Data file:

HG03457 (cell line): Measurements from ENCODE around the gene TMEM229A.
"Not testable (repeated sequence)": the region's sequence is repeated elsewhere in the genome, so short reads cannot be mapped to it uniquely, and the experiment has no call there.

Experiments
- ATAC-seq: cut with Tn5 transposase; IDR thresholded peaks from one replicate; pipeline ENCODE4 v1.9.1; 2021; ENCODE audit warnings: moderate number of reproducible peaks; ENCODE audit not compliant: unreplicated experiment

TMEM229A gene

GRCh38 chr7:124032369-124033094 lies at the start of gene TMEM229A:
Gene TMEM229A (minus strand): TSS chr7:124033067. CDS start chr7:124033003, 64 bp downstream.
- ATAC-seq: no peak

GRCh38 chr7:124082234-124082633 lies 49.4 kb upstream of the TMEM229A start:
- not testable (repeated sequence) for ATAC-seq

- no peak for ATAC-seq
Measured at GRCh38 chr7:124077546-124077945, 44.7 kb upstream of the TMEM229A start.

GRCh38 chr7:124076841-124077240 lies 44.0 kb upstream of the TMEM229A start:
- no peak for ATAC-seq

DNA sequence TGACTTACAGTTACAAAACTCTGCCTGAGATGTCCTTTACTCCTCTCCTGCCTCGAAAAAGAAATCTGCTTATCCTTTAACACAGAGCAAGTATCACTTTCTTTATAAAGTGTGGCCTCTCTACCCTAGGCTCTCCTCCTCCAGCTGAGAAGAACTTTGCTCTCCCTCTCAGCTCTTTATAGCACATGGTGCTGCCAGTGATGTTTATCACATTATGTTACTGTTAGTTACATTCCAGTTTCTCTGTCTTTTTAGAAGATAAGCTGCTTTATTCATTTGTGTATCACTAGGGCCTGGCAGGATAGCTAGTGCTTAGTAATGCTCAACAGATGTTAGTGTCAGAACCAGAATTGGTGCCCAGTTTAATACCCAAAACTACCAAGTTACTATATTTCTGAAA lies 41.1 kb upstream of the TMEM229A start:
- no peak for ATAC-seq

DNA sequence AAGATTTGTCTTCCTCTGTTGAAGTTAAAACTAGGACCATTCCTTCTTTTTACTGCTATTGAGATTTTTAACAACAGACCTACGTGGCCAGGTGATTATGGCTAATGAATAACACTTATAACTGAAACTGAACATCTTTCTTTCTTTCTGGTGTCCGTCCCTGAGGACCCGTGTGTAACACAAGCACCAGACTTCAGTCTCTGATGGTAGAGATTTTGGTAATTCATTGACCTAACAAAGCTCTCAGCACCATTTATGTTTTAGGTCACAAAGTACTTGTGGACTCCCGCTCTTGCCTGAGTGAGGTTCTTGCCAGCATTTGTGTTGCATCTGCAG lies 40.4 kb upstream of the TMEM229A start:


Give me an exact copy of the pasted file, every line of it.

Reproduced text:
HG03457 (cell line): Measurements from ENCODE around the gene TMEM229A.
"Not testable (repeated sequence)": the region's sequence is repeated elsewhere in the genome, so short reads cannot be mapped to it uniquely, and the experiment has no call there.

Experiments
- ATAC-seq: cut with Tn5 transposase; IDR thresholded peaks from one replicate; pipeline ENCODE4 v1.9.1; 2021; ENCODE audit warnings: moderate number of reproducible peaks; ENCODE audit not compliant: unreplicated experiment

TMEM229A gene

GRCh38 chr7:124032369-124033094 lies at the start of gene TMEM229A:
Gene TMEM229A (minus strand): TSS chr7:124033067. CDS start chr7:124033003, 64 bp downstream.
- ATAC-seq: no peak

GRCh38 chr7:124082234-124082633 lies 49.4 kb upstream of the TMEM229A start:
- not testable (repeated sequence) for ATAC-seq

- no peak for ATAC-seq
Measured at GRCh38 chr7:124077546-124077945, 44.7 kb upstream of the TMEM229A start.

GRCh38 chr7:124076841-124077240 lies 44.0 kb upstream of the TMEM229A start:
- no peak for ATAC-seq

DNA sequence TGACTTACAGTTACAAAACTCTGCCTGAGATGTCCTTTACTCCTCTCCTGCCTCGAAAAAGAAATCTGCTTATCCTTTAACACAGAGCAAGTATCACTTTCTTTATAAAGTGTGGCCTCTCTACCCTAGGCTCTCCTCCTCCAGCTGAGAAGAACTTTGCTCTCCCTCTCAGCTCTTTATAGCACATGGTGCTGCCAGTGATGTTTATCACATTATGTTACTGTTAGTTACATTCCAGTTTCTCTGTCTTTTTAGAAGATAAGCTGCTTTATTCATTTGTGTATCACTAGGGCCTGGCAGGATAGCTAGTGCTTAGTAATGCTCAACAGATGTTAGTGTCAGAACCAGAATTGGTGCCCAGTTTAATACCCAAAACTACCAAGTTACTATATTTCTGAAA lies 41.1 kb upstream of the TMEM229A start:
- no peak for ATAC-seq

DNA sequence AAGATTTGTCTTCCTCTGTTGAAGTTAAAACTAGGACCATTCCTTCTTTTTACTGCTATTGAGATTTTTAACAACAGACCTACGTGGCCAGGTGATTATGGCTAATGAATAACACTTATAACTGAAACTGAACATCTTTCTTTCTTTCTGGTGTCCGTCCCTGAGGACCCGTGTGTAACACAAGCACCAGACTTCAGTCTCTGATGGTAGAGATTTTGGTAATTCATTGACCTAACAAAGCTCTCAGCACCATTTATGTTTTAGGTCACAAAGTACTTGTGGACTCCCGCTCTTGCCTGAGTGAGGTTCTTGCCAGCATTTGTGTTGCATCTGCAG lies 40.4 kb upstream of the TMEM229A start: